Although many mushrooms are available year-round, you may see a few more unusual varieties like morels and oyster mushrooms popping up at your local markets soon.
In season now: Mushrooms
This member of the fungus family boasts thousands of cultivated and wild varieties. Mushrooms historically have often been feared and avoided in many cultures due to their possible toxicity. Although a few unusual varieties like morels and matsutakes are still mainly foraged from the wild, the vast majority of mushrooms found at farmers markets, grocery stores and restaurants today are cultivated and totally safe for us to eat.
Mushrooms technically are not a vegetable, nor are they a plant since they have no leaves or seeds and don't need any light to grow. This edible fungus is in a culinary category unto itself. Mushrooms also contain uniquely impressive nutritional benefits as well. They are an excellent source of potassium -- one medium sized portabella mushrooms contains more potassium than a large banana -- which can help lower blood pressure and reduce the risk of stroke. They are also a rich source of two very important B vitamins, niacin and riboflavin, which can help boost the metabolism.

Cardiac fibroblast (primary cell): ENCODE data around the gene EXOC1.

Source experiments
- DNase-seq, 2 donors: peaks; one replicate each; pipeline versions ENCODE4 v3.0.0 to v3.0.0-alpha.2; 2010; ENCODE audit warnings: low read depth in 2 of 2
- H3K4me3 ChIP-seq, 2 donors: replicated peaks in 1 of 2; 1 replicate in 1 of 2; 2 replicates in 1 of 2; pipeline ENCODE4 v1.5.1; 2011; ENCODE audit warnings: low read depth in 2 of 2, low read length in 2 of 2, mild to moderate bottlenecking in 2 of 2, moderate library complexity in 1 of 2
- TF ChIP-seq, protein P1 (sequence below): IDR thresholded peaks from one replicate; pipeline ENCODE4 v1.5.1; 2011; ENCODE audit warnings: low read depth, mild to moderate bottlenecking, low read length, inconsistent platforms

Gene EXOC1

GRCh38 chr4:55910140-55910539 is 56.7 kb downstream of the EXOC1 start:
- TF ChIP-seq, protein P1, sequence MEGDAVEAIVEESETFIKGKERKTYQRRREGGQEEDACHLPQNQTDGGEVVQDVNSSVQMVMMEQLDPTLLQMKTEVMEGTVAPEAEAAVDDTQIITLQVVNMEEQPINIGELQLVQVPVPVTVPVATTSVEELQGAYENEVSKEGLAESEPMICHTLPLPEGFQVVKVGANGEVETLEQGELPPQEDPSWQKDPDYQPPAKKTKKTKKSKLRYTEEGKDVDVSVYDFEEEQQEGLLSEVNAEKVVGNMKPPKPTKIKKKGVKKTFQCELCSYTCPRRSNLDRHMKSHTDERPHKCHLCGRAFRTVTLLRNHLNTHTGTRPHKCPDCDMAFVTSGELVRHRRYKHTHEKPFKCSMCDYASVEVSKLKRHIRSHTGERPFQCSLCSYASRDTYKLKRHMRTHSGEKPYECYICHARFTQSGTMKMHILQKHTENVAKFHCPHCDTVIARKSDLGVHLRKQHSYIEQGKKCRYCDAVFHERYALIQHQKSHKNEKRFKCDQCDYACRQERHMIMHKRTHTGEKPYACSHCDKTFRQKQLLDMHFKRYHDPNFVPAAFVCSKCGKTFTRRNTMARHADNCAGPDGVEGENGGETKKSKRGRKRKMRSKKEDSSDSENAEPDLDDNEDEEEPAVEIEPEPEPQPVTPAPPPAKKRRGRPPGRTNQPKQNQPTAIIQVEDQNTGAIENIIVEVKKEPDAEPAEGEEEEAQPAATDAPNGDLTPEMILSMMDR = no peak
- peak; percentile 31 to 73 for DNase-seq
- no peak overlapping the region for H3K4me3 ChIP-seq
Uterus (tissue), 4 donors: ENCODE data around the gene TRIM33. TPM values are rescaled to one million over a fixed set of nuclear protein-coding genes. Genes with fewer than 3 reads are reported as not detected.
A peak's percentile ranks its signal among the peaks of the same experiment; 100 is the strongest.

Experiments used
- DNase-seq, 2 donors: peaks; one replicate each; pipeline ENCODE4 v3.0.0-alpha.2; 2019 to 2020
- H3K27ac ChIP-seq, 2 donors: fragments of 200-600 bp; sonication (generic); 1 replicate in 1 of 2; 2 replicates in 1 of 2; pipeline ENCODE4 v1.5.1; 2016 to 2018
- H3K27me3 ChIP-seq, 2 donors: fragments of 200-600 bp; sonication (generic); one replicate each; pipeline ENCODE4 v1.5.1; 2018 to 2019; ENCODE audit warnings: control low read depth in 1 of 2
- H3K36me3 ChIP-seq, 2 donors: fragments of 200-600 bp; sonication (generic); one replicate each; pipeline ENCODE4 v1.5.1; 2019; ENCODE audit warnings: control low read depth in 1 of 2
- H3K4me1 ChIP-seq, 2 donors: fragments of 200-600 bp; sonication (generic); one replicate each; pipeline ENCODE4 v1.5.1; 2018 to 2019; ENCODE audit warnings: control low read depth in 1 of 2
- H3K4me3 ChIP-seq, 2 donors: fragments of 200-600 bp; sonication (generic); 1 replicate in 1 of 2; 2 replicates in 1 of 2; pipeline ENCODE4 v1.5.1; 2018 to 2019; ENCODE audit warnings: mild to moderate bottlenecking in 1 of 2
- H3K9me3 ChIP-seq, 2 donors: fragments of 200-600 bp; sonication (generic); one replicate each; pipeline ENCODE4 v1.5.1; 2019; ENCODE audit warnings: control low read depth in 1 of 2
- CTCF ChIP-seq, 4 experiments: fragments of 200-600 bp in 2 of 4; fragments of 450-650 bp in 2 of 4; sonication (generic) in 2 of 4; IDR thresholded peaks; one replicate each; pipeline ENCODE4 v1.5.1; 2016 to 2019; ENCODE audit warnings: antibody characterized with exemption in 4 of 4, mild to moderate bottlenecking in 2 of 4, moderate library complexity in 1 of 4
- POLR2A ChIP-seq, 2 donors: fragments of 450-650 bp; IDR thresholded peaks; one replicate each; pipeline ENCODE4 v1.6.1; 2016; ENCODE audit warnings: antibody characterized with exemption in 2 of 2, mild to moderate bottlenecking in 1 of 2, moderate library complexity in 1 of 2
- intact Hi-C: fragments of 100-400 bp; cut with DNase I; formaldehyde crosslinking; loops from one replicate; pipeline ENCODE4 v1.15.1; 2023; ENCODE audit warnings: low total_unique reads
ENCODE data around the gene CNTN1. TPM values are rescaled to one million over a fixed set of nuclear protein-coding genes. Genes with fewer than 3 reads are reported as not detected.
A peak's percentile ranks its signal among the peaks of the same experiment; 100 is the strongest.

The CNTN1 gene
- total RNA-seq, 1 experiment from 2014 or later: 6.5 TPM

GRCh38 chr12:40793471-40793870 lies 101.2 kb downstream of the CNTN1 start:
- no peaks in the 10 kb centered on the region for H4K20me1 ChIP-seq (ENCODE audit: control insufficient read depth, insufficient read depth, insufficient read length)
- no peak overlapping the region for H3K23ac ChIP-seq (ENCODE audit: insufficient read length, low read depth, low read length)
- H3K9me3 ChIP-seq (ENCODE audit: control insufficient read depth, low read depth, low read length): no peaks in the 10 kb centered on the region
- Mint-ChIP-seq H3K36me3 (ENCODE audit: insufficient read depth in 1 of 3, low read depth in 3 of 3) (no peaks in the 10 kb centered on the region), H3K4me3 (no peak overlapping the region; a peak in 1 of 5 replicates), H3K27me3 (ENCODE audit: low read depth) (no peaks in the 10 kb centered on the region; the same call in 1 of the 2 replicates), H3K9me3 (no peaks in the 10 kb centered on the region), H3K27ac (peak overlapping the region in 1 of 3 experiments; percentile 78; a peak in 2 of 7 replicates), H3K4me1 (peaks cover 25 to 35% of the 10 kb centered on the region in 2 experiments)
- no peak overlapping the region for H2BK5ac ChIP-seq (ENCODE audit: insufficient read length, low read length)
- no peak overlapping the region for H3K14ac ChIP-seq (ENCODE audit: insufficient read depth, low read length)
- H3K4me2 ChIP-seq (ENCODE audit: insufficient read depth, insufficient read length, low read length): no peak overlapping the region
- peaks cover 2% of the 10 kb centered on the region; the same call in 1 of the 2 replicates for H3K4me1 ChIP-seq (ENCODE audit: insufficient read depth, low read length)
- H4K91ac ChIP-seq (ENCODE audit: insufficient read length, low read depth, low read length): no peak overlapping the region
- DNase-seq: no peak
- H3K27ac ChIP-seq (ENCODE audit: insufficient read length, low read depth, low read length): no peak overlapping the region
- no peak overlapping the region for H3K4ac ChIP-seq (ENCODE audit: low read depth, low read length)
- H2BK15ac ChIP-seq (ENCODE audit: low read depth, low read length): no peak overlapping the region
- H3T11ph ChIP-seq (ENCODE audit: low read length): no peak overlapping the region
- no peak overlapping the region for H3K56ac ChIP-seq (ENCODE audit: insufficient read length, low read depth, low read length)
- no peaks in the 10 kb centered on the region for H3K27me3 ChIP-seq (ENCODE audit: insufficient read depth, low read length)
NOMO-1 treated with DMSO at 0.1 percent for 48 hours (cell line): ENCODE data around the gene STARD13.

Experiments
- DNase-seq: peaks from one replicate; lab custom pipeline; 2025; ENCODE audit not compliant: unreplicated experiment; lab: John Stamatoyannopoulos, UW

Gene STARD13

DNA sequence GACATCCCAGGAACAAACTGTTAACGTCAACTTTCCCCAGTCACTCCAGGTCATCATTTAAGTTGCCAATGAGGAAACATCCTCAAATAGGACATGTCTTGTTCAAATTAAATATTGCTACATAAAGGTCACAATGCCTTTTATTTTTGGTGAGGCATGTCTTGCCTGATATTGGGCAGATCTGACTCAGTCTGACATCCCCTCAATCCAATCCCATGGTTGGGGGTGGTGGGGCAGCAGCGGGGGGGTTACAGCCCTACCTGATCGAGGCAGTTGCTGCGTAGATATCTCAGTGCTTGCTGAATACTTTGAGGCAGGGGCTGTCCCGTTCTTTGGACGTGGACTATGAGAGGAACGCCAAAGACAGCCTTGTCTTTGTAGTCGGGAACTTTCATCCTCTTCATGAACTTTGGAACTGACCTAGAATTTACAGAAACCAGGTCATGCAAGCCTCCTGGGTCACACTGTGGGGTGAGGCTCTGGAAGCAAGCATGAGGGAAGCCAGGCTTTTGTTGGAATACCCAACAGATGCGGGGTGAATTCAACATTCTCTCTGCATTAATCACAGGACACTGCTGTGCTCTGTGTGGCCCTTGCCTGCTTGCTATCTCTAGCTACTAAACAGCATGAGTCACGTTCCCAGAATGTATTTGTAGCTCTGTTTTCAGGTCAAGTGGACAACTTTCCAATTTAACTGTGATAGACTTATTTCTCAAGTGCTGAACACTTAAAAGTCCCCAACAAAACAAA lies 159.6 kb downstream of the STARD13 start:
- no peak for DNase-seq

How to choose and store mushrooms
Look for firm, evenly colored mushrooms. Avoid those that are bruised, sticky or seem damp. The gills, if exposed, should be undamaged.
Mushrooms will usually only stay fresh for a few days after purchase, so use them as soon as possible. If you're storing them for a few days, keep them in the original packaging they came wrapped in. If they were purchased loose, wrap them in paper towels and then enclose them loosely in a plastic or paper bag. Do not clean them until you are ready to cook with them.
There are a lot of strong opinions out there on the best way to clean mushrooms. Some say to clean well in running water; others say a light dusting with a damp kitchen towel is completely adequate. I find that most cultivated mushrooms are hardly dirty and require nothing more than a quick wipe off with a damp towel. With some types of mushrooms, like oyster and maitake, I find it unnecessary to wash them at all. Mushrooms that have tiny little crevices, such as morels, do require a quick swish in cold water to extract any kind of debris or tiny creatures that may be hiding within.
How to cook mushrooms
The possibilities are really endless when it comes to ways to prepare mushrooms. Do keep in mind, however, that most wild mushrooms need to be cooked before eating. Mushrooms are great when grilled, sautéed, roasted or pureed in a creamy soup, but one of favorite ways to utilize these fun little fungi is in an earthy red wine risotto.
Mushroom red wine risotto recipe
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